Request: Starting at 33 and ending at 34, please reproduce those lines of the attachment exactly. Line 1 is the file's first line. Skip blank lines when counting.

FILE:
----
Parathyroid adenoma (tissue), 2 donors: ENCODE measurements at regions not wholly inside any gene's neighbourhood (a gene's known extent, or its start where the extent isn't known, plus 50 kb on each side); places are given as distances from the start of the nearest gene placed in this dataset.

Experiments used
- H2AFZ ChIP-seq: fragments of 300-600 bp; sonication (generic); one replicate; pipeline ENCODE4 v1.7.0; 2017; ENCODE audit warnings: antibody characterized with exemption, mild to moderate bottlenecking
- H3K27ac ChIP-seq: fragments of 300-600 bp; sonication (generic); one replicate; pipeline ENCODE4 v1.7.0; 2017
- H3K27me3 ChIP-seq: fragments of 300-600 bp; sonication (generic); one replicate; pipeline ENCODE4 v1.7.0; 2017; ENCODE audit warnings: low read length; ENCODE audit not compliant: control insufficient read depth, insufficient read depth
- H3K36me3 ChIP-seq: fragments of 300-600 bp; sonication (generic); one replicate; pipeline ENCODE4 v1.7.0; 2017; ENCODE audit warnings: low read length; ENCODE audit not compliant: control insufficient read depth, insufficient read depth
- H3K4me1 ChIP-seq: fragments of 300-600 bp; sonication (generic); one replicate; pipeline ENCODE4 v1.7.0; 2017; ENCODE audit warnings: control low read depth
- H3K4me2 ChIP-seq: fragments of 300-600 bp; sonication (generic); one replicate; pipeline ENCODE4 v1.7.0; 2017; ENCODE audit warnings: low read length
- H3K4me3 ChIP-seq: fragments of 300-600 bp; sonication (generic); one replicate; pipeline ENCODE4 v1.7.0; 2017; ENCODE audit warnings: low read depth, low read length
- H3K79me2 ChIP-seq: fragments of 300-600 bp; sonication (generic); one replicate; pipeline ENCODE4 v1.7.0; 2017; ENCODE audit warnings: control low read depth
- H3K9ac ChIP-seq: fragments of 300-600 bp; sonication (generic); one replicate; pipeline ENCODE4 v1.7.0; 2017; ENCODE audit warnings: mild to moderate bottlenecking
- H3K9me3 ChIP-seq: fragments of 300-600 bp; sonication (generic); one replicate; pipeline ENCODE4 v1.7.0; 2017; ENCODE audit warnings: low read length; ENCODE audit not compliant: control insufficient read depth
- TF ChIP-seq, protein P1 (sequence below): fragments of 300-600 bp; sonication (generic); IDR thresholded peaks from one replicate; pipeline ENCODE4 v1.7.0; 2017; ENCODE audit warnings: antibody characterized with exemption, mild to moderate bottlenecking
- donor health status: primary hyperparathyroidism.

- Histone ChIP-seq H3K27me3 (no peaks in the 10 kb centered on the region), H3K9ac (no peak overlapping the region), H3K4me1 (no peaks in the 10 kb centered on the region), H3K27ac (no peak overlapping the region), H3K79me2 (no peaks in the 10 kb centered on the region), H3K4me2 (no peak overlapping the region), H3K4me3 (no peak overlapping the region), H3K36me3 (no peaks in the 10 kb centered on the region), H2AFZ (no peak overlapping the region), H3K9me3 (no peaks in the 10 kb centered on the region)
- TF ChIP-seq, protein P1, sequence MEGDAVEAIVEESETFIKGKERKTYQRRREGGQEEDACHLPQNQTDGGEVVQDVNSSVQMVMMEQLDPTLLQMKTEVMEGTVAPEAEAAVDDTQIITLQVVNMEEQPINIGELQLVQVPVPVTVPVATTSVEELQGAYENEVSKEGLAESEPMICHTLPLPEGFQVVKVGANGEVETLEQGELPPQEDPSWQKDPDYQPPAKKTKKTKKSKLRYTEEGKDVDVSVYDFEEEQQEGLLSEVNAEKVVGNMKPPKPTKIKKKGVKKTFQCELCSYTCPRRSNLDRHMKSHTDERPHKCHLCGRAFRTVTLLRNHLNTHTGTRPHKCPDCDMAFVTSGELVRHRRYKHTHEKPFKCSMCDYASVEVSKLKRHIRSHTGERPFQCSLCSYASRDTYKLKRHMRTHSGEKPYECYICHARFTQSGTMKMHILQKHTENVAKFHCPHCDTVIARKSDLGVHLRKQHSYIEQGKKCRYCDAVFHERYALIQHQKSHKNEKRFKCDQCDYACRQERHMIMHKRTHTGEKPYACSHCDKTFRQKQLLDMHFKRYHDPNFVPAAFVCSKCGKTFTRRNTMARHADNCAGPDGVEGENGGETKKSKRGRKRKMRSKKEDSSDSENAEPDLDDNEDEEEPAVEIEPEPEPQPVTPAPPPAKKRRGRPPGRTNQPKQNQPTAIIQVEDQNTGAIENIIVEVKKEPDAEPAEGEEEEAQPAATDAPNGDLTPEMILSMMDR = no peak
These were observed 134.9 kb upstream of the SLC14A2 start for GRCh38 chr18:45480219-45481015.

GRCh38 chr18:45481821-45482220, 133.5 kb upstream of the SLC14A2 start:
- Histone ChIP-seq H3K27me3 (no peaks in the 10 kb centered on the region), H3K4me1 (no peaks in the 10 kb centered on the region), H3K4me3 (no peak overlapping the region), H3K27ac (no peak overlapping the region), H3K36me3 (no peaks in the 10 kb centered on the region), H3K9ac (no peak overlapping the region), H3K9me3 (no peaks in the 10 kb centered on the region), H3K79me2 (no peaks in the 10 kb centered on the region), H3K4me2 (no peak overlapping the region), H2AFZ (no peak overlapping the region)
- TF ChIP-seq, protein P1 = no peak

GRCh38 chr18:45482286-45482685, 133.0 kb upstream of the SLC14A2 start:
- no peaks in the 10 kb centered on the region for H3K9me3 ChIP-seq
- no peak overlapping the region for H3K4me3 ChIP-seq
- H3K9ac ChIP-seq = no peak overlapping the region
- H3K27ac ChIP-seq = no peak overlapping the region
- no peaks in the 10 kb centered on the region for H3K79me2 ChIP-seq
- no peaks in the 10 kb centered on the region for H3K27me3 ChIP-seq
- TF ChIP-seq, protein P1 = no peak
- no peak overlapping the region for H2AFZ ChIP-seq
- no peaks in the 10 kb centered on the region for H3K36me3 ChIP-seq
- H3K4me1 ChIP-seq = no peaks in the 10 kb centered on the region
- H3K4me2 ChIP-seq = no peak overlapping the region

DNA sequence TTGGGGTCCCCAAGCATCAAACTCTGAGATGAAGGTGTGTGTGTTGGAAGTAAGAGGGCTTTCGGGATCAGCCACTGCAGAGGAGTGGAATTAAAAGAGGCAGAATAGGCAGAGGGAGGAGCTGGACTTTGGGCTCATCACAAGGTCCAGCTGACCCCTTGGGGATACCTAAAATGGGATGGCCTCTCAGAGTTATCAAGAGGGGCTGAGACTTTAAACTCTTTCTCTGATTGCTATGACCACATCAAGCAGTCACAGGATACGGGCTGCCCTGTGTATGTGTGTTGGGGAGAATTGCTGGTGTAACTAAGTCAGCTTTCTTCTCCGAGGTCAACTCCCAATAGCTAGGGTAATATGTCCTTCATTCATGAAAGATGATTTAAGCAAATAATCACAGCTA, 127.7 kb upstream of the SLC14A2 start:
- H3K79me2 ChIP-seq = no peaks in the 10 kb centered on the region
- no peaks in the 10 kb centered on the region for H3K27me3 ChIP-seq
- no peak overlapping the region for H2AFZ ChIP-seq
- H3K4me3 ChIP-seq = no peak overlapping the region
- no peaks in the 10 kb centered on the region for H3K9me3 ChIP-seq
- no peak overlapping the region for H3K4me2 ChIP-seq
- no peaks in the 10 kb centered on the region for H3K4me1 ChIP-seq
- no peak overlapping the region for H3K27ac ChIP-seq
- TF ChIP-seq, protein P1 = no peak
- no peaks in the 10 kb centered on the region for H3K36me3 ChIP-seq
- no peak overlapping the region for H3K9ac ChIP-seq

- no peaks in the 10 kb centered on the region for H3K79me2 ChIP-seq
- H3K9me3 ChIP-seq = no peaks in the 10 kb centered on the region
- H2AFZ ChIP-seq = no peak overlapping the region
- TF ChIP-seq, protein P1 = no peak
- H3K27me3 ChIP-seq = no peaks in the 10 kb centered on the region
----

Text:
DNA sequence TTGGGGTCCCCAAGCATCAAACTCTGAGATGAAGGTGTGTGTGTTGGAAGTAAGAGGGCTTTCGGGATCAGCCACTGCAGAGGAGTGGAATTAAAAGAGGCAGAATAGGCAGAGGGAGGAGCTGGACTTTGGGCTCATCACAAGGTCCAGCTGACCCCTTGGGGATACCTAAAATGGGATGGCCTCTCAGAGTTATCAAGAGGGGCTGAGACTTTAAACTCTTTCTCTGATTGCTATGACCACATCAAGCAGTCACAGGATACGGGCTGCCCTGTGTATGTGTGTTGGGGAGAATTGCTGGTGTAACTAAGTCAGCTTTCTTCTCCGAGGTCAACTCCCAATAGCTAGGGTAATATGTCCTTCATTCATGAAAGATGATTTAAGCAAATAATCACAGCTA, 127.7 kb upstream of the SLC14A2 start:
- H3K79me2 ChIP-seq = no peaks in the 10 kb centered on the region